Doctor insights on:
Does Osteoporosis Cause Back Pain
No: increases risk: Osteopenia means your bones have lost some of their mineral content, but probably not enough to greatly increase fracture risk. Osteoporosis is more severe mineral loss that does increase the likelihood of fractures. Neither causes pain unless you actually break a bone. (if you have either, be sure your vitamin d level is high enough. Your doctor can do a blood test. But don't overdo vitamin d.). ...Read more
It May: Severe constipation can cause buttock ; back pain. But the reverse is also true. Some back pain medications can cause constipation. Also, diseases (some quite serious) that affect the colon or pelvic area can cause both buttock/back pain and severe constipation. If the pain does not go away long term after your bowels are going again, see your doctor! ...Read more
No, but you can-: -have back symptoms from urinary causes. Many times it is referred to the back. ...Read more
Occassionally: The appendix for the most part hangs free in the peritoneal cavity off the cecum. When inflammation starts and is mucosal in origin, symptoms are periumbilical. As inflammation spreads to surface serosa, parin in RLQ. When appendix is retrocecal then the surface inflammation is presented to the back region with lower back side pain ...Read more
SLE can cause many..: Lupus is a famous master of masquerade--it can mimic many disease states. It is an autoimmune disease in which the body somehow produces "autoantibodies" which attack its own tissues--virtually all organs/tissues can be involved--can involve bones/joints and thus back/joint pain.You likely have other symptoms as well. Consult your doc. Good luck. ...Read moreSee 2 more doctor answers
It's possible...: Although, not the common spot for uric acid accumulation, gout in the back may be the source of your problem. More likely is that gout may cause pain in the feet and/or ankles which alter your gait and can cause your back to become painful. Get checked properly by your doctor. ...Read more
Different types of p: It is not uncommon for someone with a back injury to have nerve pain. Nerve pain can be experienced as radiating pain away from the spine and into the buttocks, hip or leg. You can have back pain that is not specifically related to a nerve injury. You would need to be evaluated by a physician to better determine the nature and cause of your pain. This will help determine the best treatment. ...Read moreSee 1 more doctor answer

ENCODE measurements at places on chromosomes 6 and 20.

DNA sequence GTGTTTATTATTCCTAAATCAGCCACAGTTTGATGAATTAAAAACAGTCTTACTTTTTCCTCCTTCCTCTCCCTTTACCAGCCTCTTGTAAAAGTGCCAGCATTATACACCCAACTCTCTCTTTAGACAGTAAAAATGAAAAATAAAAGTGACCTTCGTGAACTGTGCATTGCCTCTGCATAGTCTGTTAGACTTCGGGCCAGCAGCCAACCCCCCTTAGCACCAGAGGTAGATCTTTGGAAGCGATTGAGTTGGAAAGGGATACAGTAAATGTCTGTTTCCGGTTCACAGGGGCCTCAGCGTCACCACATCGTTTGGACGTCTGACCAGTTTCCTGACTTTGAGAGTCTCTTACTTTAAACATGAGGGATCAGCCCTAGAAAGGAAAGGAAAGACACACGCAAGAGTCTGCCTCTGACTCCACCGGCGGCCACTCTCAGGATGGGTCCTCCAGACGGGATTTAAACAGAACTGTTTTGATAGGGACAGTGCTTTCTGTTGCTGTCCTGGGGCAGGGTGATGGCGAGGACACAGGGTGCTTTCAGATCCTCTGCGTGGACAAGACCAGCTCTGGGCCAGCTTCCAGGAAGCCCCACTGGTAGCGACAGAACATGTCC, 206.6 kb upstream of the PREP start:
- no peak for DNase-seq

It Can, But...: Many patients with low back pain develop depression, but the cause and effect relationship is unclear. The depression is likely because they are dealing with a chronic illness on a daily basis rather than the back pain itself causing the altered mood. ...Read moreSee 4 more doctor answers
Tender points: I agree with ali. Fibromyalgia is characterized by multiple tender points, widespread deep muscle pain, fatigue, and depression. There are tender points scattered over the neck, back, chest, elbows, hips, buttocks, and knees. See your doctor to clarify. ...Read moreSee 3 more doctor answers
Possibly indirectly.: If you have dry, rough, stool and are straining excessively to pass stool - that could be a source of back pain that would be in conjunction with hemorrhoids (but not caused by it). If you have large external hemorrhoids and alter your gait or how you sit to decrease presurre on hemorrhoids (compensate) that could also lead to back pain. Take care. ...Read more
Many things: 30's female bemoans neck & low back pain. Assuming no more than chronic soft tissue problem, absent acuity, urgency & infection, then thought of primary pelvic sacroiliac joint injury; type commonly associated with chronic muscle spasms of contralateral posterior shoulder girdle (trapezius, rhomboids & latissimus dorsi). Rocky pelvis supports tilted spine tower with spastic muscle-cable supports. ...Read more
It can, so can other: Lots of things can cause right pelvic pain. If it is new, or a change in pattern, for a 61 Y.O. Woman, would not assume ibs, until other potentially more serious causes are evaluated, e.g. Gyn/ovarian issues, other colon or GI problems, hernias, etc.. See your doc. ...Read moreSee 1 more doctor answer
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